With an unusually public persona for a Russian businessman, Oleg Deripaska may be getting more attention than he bargained for because of his onetime ties to former Trump campaign manager Paul Manafort.
Deripaska, a 49-year-old metals giant from Dzerzhinsk, not only appears occasionally on television to discuss business trends, he has his own website devoted to his career, his philanthropic interests and his commercial activities.
"Of all the big Russian businessmen, he's one of the most fun, because he's very direct," says Anders Aslund, senior fellow at the Atlantic Council. "Deripaska is very much in your face. He's straightforward. He tells you what he wants to say. [He's] one of the few big Russian businessmen you can actually discuss and debate with."
An Associated Press report has focused new attention on Deripaska's career, his relationship with Manafort and his ties to the Russian government. Manafort, central to questions about Russian influence in the U.S. 2016 election, resigned as Trump's campaign manager in August. Deripaska has said that he is willing to testify before Congress.
The AP reported in March that Manafort wrote to Deripaska in 2005 to propose "that he would influence politics, business dealings and news coverage inside the United States, Europe and former Soviet republics to benefit Vladimir Putin's government."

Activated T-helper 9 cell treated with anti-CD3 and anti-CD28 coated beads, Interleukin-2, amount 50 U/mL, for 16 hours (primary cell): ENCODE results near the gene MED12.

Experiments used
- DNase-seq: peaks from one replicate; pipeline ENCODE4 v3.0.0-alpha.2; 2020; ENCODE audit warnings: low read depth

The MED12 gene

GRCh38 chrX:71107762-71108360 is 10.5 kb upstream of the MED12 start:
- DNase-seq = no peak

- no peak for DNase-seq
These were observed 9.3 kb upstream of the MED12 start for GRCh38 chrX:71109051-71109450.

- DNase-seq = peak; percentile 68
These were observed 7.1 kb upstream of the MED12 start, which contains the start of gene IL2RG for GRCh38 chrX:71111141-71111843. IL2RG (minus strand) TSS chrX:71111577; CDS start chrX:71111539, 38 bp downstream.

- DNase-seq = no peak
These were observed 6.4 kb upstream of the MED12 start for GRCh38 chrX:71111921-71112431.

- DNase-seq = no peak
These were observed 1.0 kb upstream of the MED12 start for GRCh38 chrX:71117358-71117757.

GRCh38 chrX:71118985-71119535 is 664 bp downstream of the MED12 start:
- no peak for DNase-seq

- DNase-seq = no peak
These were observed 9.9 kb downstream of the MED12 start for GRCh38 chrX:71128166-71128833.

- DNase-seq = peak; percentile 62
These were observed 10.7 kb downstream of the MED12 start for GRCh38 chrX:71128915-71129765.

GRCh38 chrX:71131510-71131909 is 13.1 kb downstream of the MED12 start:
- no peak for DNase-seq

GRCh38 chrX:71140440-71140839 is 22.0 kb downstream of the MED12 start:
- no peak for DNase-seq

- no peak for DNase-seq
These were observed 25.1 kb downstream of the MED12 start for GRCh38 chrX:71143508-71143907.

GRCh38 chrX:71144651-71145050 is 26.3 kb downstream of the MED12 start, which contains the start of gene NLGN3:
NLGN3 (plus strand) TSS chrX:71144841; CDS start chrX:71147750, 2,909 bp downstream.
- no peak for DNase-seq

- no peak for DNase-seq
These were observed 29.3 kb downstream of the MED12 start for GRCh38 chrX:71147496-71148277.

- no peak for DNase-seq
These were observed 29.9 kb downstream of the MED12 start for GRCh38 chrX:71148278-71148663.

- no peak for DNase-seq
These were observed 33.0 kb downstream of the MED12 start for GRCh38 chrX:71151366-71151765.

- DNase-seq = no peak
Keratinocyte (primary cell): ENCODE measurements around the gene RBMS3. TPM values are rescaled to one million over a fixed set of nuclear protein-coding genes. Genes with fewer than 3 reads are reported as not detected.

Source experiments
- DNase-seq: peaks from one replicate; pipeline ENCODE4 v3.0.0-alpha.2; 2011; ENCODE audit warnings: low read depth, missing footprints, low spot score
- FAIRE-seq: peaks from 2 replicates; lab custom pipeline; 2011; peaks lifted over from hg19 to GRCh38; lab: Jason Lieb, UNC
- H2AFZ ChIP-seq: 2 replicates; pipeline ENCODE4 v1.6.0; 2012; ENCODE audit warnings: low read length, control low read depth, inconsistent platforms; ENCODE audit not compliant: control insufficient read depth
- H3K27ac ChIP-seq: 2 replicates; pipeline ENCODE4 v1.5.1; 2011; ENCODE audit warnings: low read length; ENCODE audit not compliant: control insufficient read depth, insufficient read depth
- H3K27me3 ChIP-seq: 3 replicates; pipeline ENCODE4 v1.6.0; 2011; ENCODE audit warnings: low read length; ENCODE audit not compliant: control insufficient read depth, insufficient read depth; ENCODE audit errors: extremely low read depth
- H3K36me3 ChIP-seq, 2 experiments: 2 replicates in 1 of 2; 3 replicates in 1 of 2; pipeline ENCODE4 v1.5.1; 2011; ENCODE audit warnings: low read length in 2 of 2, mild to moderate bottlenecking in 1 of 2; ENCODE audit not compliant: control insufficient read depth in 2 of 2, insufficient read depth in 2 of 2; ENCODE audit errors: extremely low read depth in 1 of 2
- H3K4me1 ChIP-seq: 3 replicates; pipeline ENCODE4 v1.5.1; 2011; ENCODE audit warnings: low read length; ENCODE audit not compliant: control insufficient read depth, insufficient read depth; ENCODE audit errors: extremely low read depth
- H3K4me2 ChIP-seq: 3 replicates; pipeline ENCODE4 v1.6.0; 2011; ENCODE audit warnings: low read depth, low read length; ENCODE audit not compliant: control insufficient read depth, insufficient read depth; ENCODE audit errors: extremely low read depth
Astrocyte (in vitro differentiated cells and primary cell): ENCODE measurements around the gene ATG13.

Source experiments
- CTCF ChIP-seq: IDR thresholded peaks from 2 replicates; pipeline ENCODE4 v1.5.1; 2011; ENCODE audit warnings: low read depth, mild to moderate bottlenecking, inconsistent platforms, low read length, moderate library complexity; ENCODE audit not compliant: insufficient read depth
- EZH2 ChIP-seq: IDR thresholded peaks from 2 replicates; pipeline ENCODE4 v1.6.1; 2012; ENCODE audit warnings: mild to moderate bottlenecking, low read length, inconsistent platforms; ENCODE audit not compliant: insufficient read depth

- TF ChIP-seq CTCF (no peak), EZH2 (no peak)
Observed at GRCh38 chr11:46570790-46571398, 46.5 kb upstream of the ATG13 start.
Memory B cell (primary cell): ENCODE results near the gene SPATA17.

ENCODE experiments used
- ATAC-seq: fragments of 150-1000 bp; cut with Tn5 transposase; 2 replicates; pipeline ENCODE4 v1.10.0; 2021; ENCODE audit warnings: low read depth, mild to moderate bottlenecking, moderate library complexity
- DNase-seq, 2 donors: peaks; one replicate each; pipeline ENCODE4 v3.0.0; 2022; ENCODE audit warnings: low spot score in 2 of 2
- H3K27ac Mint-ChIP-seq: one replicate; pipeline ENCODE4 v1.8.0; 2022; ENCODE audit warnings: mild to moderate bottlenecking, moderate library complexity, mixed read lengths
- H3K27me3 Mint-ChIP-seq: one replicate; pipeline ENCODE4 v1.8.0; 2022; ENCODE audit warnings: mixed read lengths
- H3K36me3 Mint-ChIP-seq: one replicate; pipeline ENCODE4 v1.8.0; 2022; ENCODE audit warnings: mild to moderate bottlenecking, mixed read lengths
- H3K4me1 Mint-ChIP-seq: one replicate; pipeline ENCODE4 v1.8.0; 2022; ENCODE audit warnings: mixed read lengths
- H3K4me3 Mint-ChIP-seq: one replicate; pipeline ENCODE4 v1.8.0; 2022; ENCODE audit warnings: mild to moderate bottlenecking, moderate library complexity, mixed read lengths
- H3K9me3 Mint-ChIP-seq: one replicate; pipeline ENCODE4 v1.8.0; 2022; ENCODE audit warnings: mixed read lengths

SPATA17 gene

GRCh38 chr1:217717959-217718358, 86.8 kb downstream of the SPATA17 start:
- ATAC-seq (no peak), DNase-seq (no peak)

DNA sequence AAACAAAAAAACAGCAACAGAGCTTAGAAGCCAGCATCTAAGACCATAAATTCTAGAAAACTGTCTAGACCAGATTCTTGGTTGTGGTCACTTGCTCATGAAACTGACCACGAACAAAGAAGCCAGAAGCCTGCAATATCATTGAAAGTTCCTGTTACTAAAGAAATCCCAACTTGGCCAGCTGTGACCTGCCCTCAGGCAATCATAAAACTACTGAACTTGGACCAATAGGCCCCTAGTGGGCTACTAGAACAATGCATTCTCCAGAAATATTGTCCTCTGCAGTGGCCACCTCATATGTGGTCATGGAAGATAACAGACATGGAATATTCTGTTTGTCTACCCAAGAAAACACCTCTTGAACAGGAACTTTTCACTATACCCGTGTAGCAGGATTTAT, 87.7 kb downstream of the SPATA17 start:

The AP report does not say Manafort ever wanted to work for the Putin government, and Manafort's spokesman strongly denies any suggestion that he ever sought to further Russian interests. No evidence exists that Manafort ever worked in Russia.
Deripaska, for his part, sued the AP, saying the story falsely implied that the Russian billionaire was paying Manafort to further the interests of Putin's government.
"The AP had (and has) no basis for reporting that any contract between Mr. Deripaska and Mr. Manafort provided for the undermining of democratic movements," the lawsuit said.
The AP stands by its story and has refused to run a retraction.
"Deripaska was different"
Deripaska came of age in the early 1990s, as a promising student at Moscow University. The Soviet Union was breaking up, a cataclysmic event that would in many ways define his career.
He wanted to be a theoretical physicist. But, his website notes, "Academic research in general was disappearing due to a lack of funding."
Instead, Deripaska began trading commodities, eventually using the profits to buy part of a decrepit aluminum smelter, which he was able to modernize.
Over the years he steadily expanded his interests, through a complex chain of leveraged buyouts and mergers that eventually formed RUSAL, the world's third largest aluminum producer. Along the way, he became very rich, with a fortune estimated to be $28 billion in 2008 by Forbes, though it's considerably smaller today, just over $5 billion.
"A lot of the oligarchs simply purchased companies and drained the assets from those companies. Deripaska was different. He actually created a company and made it a very successful one," says Will Pomeranz, deputy director of the Kennan Institute for Advanced Russian Studies at the Woodrow Wilson Center.